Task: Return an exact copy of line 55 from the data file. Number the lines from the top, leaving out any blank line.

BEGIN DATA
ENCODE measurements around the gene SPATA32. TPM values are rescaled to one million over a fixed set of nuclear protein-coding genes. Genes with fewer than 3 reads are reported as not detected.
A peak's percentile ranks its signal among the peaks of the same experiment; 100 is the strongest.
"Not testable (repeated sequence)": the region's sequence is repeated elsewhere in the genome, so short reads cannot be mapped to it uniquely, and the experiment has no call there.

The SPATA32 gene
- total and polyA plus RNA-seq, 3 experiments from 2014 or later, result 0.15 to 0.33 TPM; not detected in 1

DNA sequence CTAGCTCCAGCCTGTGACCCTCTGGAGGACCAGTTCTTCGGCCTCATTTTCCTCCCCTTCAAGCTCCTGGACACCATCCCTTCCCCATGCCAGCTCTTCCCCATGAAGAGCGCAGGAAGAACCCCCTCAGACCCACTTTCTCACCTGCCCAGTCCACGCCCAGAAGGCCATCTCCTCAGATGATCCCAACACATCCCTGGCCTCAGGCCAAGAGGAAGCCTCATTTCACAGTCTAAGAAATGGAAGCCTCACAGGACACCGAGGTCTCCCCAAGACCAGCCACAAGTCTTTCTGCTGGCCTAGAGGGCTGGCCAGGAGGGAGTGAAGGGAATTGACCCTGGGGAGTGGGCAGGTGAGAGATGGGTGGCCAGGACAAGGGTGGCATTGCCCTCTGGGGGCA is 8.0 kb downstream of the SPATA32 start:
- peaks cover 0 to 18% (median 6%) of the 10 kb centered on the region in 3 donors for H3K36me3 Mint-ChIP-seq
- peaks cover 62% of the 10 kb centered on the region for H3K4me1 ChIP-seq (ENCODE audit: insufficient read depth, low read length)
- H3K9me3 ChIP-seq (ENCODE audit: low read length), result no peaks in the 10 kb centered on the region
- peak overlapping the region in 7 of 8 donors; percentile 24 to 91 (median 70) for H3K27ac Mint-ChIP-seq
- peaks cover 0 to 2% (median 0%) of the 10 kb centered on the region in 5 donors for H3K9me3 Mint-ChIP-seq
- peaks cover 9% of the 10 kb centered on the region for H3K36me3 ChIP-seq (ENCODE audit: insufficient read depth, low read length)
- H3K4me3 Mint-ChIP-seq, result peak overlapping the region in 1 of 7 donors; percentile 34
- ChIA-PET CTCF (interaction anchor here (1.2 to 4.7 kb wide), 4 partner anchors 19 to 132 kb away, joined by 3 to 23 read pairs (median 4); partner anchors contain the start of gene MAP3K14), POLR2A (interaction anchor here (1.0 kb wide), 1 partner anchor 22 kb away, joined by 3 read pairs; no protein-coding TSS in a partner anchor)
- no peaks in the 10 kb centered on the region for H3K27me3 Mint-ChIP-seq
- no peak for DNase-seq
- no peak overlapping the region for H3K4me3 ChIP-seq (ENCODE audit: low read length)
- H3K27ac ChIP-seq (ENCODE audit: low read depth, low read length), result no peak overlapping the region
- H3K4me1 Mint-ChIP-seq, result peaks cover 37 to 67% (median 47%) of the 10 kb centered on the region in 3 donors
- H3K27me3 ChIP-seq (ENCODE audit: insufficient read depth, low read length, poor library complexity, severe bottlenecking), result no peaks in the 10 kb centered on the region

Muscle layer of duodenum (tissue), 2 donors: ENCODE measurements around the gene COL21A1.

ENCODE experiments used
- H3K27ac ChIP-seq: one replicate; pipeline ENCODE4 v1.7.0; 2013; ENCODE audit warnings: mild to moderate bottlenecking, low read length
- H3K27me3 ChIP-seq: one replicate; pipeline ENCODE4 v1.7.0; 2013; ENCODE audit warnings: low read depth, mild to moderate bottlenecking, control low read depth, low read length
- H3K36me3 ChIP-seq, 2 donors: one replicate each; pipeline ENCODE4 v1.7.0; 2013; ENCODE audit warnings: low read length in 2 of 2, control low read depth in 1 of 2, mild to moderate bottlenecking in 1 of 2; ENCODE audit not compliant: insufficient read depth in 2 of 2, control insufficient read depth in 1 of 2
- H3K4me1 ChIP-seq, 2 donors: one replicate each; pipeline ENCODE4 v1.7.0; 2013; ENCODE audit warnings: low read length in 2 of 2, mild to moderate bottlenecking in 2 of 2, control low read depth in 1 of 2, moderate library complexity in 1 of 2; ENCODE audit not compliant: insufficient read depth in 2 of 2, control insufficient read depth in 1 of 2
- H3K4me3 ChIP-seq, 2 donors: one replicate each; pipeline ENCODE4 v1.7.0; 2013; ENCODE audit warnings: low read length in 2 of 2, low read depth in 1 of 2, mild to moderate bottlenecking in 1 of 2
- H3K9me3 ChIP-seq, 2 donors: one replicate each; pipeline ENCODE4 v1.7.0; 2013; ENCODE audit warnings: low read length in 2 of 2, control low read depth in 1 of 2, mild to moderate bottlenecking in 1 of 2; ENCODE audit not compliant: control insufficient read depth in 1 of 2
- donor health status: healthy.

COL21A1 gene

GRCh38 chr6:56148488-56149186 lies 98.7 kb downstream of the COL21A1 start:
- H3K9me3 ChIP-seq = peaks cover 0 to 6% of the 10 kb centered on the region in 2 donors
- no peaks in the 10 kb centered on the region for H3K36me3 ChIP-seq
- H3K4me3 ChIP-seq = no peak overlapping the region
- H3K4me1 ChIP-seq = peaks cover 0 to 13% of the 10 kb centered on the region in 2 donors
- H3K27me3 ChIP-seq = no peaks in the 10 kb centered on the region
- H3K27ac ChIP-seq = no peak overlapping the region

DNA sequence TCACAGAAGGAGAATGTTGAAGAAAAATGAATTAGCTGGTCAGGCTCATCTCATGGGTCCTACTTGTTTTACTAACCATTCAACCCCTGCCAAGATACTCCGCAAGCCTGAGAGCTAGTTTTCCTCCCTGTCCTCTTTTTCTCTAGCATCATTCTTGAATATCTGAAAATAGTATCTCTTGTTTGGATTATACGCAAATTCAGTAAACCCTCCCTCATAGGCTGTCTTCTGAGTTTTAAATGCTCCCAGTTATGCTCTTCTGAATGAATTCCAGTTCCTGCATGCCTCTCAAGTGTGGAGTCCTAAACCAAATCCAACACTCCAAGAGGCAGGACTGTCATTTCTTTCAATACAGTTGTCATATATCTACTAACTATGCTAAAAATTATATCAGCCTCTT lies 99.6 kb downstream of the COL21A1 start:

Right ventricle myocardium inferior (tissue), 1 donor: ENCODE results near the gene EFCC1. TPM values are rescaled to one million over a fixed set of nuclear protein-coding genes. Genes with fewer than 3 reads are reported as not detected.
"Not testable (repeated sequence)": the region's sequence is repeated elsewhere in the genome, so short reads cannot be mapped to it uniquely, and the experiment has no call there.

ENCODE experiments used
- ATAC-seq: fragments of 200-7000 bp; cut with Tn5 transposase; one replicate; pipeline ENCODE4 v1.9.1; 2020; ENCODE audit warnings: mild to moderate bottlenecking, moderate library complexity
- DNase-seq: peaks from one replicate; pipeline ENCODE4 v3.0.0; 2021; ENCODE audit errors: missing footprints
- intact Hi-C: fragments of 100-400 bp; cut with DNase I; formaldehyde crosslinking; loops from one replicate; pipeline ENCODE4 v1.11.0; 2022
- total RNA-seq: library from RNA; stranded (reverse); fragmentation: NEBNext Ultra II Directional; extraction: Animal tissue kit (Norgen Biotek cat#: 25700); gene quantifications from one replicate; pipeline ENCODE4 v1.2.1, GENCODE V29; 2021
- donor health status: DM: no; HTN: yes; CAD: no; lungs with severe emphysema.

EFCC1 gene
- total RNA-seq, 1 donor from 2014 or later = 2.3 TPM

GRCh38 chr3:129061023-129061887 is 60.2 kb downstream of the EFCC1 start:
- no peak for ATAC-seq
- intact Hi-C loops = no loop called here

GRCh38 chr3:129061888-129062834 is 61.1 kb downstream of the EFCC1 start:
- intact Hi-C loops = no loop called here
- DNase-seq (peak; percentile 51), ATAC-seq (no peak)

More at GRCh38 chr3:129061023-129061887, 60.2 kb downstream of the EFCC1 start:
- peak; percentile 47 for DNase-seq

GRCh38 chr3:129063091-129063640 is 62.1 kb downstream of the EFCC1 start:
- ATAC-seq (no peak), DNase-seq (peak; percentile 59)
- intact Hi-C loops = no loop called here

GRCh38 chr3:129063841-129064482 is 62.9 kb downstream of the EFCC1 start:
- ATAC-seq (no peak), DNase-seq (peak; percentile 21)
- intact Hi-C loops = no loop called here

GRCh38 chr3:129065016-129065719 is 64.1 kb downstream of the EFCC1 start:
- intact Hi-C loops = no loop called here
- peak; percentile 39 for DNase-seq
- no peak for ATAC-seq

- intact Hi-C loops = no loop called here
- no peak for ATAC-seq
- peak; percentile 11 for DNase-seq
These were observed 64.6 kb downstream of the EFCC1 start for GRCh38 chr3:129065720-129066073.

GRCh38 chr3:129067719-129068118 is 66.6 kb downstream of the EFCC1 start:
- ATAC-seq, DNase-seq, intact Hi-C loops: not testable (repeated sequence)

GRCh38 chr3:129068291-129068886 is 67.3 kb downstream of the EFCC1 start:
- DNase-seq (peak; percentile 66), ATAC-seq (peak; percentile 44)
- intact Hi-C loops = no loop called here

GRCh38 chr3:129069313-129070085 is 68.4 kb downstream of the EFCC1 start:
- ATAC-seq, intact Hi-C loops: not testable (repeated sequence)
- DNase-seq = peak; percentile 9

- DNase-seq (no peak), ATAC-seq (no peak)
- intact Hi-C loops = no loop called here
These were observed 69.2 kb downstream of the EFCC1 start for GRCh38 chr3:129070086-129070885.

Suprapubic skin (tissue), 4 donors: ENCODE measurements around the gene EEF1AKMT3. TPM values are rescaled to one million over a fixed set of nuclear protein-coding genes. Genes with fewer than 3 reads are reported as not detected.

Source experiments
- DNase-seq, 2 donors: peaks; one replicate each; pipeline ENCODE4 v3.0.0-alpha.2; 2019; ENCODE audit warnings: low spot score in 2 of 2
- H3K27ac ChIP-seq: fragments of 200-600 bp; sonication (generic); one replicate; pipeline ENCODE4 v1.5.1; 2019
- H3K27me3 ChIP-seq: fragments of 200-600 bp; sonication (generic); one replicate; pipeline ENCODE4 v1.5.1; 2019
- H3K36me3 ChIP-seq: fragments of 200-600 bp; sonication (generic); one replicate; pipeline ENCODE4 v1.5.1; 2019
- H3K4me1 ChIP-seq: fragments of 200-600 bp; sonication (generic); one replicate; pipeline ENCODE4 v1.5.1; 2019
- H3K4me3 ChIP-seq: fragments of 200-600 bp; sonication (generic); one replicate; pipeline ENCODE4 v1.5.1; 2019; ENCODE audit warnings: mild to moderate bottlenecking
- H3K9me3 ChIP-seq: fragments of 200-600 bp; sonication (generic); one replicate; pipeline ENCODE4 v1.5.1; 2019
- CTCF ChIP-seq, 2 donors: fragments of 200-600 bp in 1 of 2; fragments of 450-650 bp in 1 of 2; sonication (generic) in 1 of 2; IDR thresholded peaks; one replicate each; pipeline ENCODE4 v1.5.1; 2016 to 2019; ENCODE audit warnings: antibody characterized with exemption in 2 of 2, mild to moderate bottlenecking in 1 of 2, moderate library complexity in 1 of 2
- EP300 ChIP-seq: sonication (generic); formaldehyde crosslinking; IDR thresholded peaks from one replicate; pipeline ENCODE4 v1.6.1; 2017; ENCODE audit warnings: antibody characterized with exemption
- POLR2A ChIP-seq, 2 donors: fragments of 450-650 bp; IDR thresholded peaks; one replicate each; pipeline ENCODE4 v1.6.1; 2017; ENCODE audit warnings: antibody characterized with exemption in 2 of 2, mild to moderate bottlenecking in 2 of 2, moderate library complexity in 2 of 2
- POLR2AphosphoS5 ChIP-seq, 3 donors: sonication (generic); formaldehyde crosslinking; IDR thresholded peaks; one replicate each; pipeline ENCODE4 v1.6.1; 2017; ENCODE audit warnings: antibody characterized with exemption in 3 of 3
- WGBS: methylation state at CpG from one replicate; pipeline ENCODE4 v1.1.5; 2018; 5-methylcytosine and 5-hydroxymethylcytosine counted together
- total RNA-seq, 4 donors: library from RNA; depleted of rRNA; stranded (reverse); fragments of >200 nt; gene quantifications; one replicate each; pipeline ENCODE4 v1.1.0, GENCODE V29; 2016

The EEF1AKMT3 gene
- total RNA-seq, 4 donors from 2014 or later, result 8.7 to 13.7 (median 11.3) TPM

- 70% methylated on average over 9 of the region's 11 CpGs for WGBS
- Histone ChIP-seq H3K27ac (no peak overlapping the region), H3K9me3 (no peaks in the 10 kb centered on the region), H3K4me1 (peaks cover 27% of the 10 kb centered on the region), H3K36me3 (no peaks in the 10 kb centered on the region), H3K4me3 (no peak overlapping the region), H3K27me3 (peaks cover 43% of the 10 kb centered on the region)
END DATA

More at GRCh38 chr3:129061023-129061887, 60.2 kb downstream of the EFCC1 start: